The African Tax Administration Forum (ATAF) has commended a pledge made by rich countries to support developing countries collect the taxes owed them by providing them with access to the global tax information they need.
ATAF reports that, for decades, countries in Africa have collectively lost trillions of dollars through courses of action phrased as illicit financial flows.
“No region has suffered more from tax evasion, aggressive tax planning and plunder of national wealth through offshore registered companies,” former Secretary General of the UN, Kofi Annan, once said.
Illicit financial flows occur when profits of a multinational franchise are untraceable in the country of origin, which therefore means the records of the profits made don’t appear in the country of origin thus the company is not obliged to pay tax in that country.
Based in Pretoria, South Africa, the ATAF is said to promote and facilitate mutual co-operation amongst African Tax Administrations and other relevant and interested stakeholders with the aim of improving the efficiency of their tax legislation and administrations.
Executive Secretary of ATAF Logan Wort also supported the initiative by the leaders of the developed countries to work with the OECD to come up with a multilateral model to punish tax evaders.
“We commit to establish the automatic exchange of information between tax authorities as the new global standard, and will work with the Organisation for Economic Cooperation and Development (OECD) to develop rapidly a multilateral model which will make it easier for governments to find and punish tax evaders. On tax avoidance, we support the OECD’s work to tackle base erosion and profit shifting. We will work to create a common template for multinationals to report to tax authorities where they make their profits and pay their taxes across the world,” read a communiqu├® from the last G8 meeting.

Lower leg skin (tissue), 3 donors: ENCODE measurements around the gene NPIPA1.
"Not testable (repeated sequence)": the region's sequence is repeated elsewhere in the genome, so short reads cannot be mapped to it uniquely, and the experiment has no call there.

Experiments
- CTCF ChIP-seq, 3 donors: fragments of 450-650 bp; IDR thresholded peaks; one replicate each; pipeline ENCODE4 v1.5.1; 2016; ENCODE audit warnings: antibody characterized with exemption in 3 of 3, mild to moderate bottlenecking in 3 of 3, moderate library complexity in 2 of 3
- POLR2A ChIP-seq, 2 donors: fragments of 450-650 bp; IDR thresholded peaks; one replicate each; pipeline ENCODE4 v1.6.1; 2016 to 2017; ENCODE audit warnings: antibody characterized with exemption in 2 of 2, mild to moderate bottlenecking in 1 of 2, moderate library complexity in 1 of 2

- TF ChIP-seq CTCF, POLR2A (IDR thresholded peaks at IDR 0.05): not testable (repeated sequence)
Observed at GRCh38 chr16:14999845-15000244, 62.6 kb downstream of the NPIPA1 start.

Wort revealed that even though the process of illicit financial flows is not illegal per say, its aggressive nature verges between tax evasion and tax avoidance because the country where the company is based is losing money.
“You cannot stop illicit flows but you can try to understand why and how it happens as part of an attempt to reduce these sorts of transactions,” said Wort.
Wort emphasised that corporate behaviour is the number one reason why countries in Africa are still losing money.
“Corruption is third in line why we are losing money, after corporate behaviour and crime,” said Wort.